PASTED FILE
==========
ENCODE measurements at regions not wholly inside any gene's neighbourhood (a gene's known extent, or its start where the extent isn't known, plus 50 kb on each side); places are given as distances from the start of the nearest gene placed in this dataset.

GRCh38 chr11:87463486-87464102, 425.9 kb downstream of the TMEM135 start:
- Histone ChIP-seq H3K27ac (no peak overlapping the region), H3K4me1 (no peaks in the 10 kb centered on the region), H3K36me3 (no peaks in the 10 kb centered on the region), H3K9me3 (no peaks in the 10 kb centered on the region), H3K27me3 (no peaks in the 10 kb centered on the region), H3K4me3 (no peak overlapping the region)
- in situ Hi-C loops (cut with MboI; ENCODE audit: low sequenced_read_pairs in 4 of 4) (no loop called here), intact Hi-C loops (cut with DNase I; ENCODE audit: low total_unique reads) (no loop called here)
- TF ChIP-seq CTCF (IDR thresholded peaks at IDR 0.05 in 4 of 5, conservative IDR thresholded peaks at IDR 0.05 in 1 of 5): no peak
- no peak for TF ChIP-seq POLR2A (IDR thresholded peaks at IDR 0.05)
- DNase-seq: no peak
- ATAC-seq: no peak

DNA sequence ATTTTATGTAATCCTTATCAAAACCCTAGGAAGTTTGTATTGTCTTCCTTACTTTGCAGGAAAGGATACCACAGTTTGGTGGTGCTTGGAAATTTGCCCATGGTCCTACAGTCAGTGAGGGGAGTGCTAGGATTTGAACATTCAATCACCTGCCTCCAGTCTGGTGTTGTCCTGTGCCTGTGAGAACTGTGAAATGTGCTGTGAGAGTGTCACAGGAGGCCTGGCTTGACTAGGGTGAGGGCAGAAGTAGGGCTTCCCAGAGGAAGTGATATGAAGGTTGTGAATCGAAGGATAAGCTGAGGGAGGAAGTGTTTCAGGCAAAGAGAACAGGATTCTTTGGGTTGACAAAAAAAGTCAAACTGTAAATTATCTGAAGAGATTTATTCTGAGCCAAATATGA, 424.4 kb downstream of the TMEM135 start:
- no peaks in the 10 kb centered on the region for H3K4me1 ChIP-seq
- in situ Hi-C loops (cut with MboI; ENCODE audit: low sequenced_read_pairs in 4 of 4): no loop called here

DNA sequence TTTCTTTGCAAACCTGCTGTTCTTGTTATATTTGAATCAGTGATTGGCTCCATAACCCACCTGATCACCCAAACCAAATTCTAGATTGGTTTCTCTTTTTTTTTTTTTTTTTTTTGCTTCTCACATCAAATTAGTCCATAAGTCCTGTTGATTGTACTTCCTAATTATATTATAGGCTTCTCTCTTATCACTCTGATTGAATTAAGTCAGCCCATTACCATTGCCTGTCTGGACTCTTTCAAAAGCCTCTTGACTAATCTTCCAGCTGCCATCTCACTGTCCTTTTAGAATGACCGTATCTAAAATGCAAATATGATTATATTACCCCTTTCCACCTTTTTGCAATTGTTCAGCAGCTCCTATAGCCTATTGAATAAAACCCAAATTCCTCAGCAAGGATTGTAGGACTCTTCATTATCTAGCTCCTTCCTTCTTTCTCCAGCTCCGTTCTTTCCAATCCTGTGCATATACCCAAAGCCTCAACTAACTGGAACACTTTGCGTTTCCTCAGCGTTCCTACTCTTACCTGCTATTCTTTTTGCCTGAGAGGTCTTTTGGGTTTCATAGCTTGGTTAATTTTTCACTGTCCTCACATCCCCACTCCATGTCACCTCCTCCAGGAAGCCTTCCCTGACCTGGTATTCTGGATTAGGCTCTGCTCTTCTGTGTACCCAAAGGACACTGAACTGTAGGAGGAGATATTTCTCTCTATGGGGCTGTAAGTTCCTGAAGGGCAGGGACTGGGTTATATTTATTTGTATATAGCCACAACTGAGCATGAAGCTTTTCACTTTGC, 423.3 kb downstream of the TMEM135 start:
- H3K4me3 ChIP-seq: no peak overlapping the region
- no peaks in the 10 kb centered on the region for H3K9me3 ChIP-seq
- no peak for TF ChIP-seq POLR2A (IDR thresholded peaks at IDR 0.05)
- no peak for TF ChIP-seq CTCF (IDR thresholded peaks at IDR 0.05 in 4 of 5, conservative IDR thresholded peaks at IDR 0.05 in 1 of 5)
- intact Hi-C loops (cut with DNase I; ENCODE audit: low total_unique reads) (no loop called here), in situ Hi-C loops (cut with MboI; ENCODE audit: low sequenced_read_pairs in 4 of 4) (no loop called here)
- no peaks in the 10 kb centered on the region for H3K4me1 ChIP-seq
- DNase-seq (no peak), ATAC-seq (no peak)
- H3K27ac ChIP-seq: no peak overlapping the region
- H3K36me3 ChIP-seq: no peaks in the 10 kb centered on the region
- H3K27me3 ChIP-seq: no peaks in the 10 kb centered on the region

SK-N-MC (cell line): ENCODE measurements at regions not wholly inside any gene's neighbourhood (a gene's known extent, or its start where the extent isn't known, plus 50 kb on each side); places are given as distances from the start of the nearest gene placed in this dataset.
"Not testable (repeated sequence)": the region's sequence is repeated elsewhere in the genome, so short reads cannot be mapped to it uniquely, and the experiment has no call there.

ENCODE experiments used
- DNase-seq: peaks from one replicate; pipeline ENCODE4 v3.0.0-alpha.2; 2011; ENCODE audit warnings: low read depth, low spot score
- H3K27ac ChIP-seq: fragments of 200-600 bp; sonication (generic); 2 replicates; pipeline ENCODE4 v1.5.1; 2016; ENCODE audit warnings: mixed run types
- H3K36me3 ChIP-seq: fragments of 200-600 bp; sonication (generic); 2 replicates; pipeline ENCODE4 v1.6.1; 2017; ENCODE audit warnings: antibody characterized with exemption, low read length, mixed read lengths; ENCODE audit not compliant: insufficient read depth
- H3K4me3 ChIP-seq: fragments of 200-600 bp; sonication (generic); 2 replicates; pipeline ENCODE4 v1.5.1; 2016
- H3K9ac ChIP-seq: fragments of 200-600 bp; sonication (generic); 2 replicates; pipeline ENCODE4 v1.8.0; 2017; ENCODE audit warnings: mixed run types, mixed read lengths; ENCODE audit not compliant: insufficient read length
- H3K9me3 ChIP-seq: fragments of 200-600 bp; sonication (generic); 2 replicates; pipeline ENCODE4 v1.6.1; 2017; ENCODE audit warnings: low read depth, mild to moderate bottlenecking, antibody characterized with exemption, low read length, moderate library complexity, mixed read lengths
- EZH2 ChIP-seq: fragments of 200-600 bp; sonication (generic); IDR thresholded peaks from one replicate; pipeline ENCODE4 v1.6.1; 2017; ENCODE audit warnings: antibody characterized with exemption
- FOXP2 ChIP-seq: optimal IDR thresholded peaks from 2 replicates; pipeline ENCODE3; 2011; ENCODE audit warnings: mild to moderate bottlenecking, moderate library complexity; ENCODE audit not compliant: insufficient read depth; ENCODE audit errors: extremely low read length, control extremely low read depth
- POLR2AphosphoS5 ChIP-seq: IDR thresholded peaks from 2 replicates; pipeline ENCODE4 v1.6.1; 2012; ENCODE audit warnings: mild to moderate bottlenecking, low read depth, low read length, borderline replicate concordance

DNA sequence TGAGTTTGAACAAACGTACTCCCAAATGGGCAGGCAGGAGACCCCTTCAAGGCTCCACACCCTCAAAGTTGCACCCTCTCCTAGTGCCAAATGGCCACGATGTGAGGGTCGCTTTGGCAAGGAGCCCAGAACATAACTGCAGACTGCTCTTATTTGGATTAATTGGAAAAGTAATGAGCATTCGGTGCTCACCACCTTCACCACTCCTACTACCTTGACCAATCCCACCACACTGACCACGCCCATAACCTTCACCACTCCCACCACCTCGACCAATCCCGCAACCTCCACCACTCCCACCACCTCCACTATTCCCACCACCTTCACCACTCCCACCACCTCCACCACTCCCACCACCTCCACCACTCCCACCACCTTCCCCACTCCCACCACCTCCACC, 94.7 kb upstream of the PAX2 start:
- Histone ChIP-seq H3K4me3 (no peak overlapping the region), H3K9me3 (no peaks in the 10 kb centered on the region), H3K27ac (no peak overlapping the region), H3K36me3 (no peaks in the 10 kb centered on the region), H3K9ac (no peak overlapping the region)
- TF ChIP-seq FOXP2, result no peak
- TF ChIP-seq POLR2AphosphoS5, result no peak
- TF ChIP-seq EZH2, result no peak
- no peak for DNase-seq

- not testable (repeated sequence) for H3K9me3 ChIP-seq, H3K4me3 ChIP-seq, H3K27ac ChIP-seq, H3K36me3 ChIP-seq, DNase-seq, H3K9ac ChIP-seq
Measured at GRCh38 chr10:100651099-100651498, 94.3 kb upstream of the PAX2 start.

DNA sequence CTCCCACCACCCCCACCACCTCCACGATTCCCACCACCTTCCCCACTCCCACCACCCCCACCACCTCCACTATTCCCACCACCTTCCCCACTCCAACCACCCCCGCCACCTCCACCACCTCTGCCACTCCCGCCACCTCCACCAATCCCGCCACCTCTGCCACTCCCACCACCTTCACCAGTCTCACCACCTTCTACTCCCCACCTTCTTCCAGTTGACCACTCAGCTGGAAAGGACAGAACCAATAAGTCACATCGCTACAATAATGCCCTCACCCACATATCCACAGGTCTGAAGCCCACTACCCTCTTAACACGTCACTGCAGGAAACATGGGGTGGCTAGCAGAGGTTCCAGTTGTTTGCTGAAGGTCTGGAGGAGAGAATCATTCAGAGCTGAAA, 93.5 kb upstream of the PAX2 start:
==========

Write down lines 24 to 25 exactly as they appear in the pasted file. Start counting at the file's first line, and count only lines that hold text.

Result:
"Not testable (repeated sequence)": the region's sequence is repeated elsewhere in the genome, so short reads cannot be mapped to it uniquely, and the experiment has no call there.

ENCODE experiments used